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Help! Structural engineer/Building control issue

(7 Posts)
Gretchenwilson Wed 31-May-17 11:40:52

We recently bought a house which had already had a single story extension at the back of the house. This extended both the kitchen and dining room into longer, narrow rooms, so we have had the connecting wall knocked down, but have left the existing, vertical steel from the extension in place.

The structural engineer advised that no part of the wall was was load bearing as the walls on the floor above were not directly in line with the walls below. The drawing from the SE stated that we would require an extra, smaller steel to be attached to the existing vertical one, as well as a horizontal one to support the roof of the extension.

Building control are now advising that we should have had an extra steel fitted onto the exterior wall of the extension (between a window and patio doors). This would mean a kind of 'n' shape of steel with two vertical and one sitting on top of them. Which seems maybe a bit excessive for a non-load bearing wall, with nothing above it but the flat roof of the extension?

I'm pretty clueless though, so wonder if there's anyone who might know a bit more about these things?

whatsthecomingoverthehill Wed 31-May-17 13:59:31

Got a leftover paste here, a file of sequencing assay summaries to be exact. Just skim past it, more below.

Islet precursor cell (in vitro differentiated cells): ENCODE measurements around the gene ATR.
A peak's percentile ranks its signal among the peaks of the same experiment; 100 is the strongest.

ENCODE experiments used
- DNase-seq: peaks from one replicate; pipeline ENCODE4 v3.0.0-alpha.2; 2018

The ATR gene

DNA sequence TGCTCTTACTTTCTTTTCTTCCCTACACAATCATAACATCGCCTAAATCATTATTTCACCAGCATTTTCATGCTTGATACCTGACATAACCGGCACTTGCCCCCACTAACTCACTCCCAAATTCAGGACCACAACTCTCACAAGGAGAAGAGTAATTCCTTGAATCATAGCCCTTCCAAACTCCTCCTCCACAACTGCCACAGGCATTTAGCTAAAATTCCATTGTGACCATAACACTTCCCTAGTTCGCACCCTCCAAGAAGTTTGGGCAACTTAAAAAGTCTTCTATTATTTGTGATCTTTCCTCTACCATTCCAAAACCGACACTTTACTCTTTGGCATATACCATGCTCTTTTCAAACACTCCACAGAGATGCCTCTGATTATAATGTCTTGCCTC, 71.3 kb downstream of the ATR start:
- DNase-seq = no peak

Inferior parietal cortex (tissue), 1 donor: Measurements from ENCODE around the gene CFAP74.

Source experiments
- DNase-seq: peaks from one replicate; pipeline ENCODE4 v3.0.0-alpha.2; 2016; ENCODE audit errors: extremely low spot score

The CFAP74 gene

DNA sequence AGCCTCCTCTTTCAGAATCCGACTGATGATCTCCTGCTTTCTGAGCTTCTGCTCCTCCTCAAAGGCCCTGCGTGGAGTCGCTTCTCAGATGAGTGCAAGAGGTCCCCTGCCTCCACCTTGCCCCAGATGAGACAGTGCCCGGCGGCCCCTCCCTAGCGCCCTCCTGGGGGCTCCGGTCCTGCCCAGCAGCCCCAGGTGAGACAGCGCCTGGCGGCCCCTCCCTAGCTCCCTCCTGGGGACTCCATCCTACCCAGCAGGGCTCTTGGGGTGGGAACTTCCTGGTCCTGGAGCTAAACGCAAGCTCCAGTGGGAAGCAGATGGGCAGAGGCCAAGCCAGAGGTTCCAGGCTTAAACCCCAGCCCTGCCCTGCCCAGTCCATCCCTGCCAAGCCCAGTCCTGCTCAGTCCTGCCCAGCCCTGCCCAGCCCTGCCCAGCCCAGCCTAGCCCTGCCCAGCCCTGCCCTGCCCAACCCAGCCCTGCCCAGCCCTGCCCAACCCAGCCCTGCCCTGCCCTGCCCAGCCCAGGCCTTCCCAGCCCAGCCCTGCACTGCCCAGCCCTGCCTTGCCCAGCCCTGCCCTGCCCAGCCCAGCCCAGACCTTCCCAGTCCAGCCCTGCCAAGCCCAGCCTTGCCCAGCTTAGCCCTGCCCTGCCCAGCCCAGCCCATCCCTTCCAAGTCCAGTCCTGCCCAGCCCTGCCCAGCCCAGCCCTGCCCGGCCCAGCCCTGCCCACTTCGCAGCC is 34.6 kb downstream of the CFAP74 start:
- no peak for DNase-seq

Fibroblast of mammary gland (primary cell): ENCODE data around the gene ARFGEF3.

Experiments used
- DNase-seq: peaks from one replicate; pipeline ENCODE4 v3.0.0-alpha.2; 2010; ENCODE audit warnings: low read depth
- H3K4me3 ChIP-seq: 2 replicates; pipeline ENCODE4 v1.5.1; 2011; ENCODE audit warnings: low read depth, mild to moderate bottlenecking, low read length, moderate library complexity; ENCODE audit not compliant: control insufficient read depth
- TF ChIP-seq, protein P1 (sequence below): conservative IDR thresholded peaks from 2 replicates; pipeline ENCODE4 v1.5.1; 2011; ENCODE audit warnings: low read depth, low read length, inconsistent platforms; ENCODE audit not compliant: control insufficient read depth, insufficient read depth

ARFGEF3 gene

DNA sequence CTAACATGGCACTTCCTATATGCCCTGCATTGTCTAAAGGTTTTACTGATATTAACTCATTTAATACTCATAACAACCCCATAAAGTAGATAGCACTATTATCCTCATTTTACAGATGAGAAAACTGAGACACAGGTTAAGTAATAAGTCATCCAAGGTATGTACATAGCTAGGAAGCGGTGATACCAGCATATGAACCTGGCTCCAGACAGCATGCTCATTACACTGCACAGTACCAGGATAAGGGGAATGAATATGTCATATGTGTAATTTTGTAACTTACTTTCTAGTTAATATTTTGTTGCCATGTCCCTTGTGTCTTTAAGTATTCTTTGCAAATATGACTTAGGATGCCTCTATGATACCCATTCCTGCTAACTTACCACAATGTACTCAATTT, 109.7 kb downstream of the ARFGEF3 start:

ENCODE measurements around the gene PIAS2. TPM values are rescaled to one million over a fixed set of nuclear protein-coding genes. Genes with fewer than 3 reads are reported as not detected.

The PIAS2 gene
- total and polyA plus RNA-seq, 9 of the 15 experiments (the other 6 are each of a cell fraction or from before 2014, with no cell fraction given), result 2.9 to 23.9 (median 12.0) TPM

It's a bit difficult to picture what you are trying to describe, but the first question is, if building control are questioning your engineer's advice then you need to go back to the engineer!

The 'n' shape you describe may be required if there is a large opening and it needs extra stability. Sometime people call them goalpost, or portal frames. The other common reason for needing posts is if the masonry walls cannot take the load from the beam (but that would be unlikely for a single storey extension).

SwedishEdith Wed 31-May-17 14:53:56

"Which seems maybe a bit excessive for a non-load bearing wall, with nothing above it but the flat roof of the extension?"

I think that part of the extension takes a huge amount of the load - it kind of spreads out. Definitely go back to your engineer.

Gretchenwilson Wed 31-May-17 23:32:01

It doesn't help that the various people we've spoken to in building control don't seem to agree on this! Have spoken to the structural engineer so will see what they come back with. Thanks for your help

johnd2 Wed 31-May-17 23:53:08

The SE is the designer, building control should be checking his work. If they have issues you should get them to discuss directly and the SE can justify his design. It's not really up to the council to do the structural design.

bojorojo Thu 01-Jun-17 00:04:57

The Council are not qualified to do the structural design and should go back to the SE with any queries. Building control officers have not actually done the calcs and may not understand the design. Between the two of them, they should be able to resolve a fairly basic design!

Step1 Thu 01-Jun-17 11:25:09

I guess it's for racking as the original walls, even though not load bearing, provided diagonal bracing.
The engineer that provided your design should deal direct with building control for clarification.

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